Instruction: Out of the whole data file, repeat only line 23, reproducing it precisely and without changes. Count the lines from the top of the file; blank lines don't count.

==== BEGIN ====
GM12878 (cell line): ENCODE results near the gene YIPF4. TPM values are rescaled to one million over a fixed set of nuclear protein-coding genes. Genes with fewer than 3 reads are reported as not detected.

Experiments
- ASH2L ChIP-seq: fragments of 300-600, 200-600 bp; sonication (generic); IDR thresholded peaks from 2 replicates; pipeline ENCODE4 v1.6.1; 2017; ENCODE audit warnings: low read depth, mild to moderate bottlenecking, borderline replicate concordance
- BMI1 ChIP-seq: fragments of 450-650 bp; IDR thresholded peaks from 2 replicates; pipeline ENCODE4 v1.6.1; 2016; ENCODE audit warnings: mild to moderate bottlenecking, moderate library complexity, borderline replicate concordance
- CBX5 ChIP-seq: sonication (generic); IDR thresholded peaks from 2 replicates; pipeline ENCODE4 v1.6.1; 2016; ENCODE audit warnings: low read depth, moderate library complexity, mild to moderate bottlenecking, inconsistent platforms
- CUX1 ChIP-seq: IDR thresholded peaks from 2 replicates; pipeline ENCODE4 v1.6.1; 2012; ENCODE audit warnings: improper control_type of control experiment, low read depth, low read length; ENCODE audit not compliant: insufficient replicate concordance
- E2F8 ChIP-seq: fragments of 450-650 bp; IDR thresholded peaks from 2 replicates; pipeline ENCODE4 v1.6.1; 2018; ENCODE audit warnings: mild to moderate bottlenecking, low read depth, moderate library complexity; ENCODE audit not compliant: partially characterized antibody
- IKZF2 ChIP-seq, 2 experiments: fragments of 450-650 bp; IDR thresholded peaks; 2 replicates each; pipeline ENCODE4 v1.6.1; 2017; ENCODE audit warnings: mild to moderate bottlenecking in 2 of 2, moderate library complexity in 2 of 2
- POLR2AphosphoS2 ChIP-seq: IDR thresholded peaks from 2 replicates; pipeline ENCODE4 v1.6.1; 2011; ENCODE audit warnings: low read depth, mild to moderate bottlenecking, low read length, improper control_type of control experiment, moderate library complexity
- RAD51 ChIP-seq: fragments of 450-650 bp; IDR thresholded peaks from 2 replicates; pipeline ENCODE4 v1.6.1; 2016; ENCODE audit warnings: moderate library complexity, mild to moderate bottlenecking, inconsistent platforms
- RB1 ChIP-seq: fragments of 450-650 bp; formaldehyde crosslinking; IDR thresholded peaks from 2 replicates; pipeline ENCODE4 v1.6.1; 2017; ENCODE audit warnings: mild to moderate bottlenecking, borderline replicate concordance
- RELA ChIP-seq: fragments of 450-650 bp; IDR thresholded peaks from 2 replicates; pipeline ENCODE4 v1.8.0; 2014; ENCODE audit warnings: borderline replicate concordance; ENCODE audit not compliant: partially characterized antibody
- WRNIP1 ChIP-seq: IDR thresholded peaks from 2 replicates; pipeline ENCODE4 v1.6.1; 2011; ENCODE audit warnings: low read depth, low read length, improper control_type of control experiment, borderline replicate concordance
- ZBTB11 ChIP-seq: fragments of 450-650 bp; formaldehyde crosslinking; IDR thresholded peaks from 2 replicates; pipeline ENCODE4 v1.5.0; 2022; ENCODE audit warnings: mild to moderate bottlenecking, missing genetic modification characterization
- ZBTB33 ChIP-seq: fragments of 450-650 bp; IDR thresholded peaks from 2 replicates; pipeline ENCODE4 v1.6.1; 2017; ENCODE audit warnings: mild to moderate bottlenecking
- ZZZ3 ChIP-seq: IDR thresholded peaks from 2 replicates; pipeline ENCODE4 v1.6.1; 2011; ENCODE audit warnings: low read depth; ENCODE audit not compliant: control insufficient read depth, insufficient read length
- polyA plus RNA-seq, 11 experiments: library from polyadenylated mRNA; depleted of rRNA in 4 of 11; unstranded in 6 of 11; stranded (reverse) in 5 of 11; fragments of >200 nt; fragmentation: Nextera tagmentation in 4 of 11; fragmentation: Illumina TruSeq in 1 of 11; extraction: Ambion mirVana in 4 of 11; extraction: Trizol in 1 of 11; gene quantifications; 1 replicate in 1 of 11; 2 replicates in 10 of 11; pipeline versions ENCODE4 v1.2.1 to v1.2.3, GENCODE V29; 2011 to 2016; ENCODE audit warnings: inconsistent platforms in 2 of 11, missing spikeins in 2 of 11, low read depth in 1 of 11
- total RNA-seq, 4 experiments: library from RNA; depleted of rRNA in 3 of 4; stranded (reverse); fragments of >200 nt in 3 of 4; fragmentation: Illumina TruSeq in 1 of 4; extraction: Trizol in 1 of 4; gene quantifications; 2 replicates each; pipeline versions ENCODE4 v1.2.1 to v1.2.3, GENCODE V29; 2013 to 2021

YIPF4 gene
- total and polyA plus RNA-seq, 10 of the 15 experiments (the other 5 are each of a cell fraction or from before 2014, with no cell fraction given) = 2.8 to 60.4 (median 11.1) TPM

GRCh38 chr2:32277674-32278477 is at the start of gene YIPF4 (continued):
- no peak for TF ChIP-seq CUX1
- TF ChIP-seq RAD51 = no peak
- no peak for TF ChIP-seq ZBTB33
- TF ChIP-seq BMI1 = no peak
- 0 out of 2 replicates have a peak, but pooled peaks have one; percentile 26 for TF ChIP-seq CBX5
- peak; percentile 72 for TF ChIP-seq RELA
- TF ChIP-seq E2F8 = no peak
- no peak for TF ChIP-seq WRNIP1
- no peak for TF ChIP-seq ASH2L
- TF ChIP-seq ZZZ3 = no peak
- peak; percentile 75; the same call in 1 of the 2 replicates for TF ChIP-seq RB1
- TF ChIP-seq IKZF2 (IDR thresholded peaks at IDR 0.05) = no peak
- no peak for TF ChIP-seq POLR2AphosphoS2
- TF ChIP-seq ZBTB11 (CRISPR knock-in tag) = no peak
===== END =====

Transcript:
- TF ChIP-seq RAD51 = no peak